The following case study is an example of the Connecting People Model in action within a CMHT, Older Adult Mental Health setting shown from the perspective of both the worker (Kay) and the individual (Deloris).
CMHT, Older Adult Mental Health
When Deloris first came to the service she had recently lost her husband. She was coping reasonably well but several months after the loss her sadness had not improved and seemed to be getting worse. At the time that I met Deloris she was clinically depressed but seeking change in her life. Deloris has two daughters who live in London and Birmingham with their families. They visit on occasion and have expressed concern over Deloris’ situation but are unfortunately unable to be involved on a daily or weekly basis.
Through our initial assessment and building a relationship of trust, I could tell that her depression stemmed very much from her loneliness and isolation. At aged 72 and living in a rural area, her husband and the couple friends they had together were her main source of social contact for many years. Although mobility was not an issue, she has deteriorating sight and is therefore unable to drive. When Hugh passed she found it difficult to leave the house and connect with others.
Because she was motivated to recover from the depression we initially worked on exploring her interests (past and present) and setting achievable goals for getting out of the house and connecting with others.
Many of the other service users I work with have mobility issues, making it increasingly difficult to leave home and get connected to others. Aside from her inability to drive, she is still able to get out of the house. She can walk to the local shop but the buses to larger towns only run once per day. We had initial discussions of practical support because she needed to get to the GP regularly for vision exams.
Together we decided to look for activities in the area that Deloris could get to on the bus, and set goals initially to leave the house twice per week. I was able to take her to some activities but wanted to be sure these were opportunities to meet new people so that she could continue getting involved without me.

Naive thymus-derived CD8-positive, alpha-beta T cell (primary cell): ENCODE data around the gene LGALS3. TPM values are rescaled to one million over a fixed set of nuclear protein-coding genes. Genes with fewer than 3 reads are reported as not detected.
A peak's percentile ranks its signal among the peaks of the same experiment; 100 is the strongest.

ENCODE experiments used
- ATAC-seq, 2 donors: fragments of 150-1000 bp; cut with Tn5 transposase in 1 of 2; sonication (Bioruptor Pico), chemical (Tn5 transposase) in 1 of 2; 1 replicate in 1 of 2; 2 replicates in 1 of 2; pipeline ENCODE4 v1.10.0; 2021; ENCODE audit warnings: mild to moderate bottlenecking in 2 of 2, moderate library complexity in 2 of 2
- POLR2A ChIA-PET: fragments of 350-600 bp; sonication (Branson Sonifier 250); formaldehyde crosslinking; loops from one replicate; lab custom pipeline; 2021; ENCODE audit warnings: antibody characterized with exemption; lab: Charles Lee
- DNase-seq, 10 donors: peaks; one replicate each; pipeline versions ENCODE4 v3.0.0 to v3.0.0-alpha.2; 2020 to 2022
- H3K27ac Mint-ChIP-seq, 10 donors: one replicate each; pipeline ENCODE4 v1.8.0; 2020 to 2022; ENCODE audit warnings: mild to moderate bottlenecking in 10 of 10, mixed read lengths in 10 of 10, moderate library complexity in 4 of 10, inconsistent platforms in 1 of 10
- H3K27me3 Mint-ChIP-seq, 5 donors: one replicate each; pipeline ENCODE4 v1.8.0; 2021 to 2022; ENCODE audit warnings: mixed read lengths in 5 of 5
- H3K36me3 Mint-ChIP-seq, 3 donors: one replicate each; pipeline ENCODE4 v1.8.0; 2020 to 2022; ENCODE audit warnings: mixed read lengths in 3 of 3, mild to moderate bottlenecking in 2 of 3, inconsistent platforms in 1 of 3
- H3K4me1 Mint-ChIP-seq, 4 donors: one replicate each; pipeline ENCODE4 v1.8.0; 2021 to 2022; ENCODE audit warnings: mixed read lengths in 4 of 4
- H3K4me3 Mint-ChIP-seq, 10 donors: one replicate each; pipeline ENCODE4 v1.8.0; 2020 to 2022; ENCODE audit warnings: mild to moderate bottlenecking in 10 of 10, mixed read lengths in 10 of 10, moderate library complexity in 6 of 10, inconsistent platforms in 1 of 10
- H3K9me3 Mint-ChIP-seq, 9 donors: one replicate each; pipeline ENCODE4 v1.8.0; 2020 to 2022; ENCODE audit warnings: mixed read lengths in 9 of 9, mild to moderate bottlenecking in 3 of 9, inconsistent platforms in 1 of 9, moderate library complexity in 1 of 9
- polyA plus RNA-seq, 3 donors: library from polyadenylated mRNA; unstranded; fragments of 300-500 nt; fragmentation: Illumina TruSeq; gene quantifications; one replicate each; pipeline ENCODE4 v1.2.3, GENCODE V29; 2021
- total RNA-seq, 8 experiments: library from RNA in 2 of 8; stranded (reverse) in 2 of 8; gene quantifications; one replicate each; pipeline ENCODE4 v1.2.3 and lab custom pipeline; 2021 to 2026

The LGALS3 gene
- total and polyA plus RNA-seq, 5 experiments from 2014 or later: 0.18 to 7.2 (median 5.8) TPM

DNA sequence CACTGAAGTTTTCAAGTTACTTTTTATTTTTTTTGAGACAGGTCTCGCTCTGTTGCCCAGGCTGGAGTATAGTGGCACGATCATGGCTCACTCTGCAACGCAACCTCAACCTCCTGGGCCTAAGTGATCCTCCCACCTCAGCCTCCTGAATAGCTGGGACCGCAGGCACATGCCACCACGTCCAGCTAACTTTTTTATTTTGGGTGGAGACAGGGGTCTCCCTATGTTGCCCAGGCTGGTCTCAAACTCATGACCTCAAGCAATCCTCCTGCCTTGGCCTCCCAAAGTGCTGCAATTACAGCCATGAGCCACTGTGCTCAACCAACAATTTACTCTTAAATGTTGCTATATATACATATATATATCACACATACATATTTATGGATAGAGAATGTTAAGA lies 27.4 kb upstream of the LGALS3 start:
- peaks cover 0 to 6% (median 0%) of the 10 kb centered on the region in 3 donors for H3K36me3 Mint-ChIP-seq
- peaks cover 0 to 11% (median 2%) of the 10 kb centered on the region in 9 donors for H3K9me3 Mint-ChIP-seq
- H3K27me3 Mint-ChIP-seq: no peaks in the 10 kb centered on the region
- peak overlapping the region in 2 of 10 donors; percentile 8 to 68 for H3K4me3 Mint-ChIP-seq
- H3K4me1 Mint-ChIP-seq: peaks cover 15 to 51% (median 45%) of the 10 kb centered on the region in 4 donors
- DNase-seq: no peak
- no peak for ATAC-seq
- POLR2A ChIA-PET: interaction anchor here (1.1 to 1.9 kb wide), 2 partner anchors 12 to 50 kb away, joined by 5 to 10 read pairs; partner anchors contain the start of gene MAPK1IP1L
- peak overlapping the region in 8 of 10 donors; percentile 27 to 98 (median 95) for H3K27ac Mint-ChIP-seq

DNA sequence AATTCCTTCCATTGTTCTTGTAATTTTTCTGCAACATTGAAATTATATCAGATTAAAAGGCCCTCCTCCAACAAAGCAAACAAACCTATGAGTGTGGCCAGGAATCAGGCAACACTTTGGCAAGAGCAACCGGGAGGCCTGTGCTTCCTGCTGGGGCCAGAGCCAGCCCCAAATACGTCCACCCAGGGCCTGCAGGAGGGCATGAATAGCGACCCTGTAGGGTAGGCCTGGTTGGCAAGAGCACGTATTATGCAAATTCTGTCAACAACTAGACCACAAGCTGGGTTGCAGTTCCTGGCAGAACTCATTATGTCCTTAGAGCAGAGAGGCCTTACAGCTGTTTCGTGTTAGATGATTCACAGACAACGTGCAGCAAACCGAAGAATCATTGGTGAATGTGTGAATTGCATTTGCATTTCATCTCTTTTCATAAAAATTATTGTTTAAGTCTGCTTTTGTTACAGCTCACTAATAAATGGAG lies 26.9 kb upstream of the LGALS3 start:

From the beginning I really enjoyed my time with Kay. She came round to see me every week or so and we’d have a cuppa and start chatting. I never felt like she was just testing me, or asking too many questions. You know how some support workers are, they seem to be ticking boxes rather than getting to know a person. I never felt that way with Kay. She was friendly and never pretended to have lived through my experience. She let me share details about my life and I felt that she understood, without necessarily having lived it herself.
We started talking about my hobbies and interests and sometimes I don’t feel like I have many at all. But she helped me to think back about what Hugh and I used to do together. He was a farmer and was quite involved with the union of farmers in the county. When they met together, I would go and see the wives, but hadn’t been since he passed away. I wasn’t so sure that I could go back to this group without Hugh. Kay suggested we go together. Her brother is also a farmer in the area and we decided to go to the meeting together for a few times so that she could introduce me to a few people.
Well the first time I was really nervous. I hadn’t been out to see people much recently and I didn’t know how others would react to my being there. Also, I worried that people wouldn’t be the right age. Sometimes I feel that I have nothing in common with people from the younger generation but those in my age group have many more health problems than I do. It’s all they talk about sometimes! But at the first meeting I recognised a few people and was happy to have Kay there with me. It took a few meetings before I felt ready to go on my own but I’ve met one woman who lost her husband too and we’re now able to go to the meetings together. Next week we’re planning to go to the travelling cinema that comes to the area once per week.
I’m still seeing Kay regularly but with meeting new people I feel less anxious about leaving the house.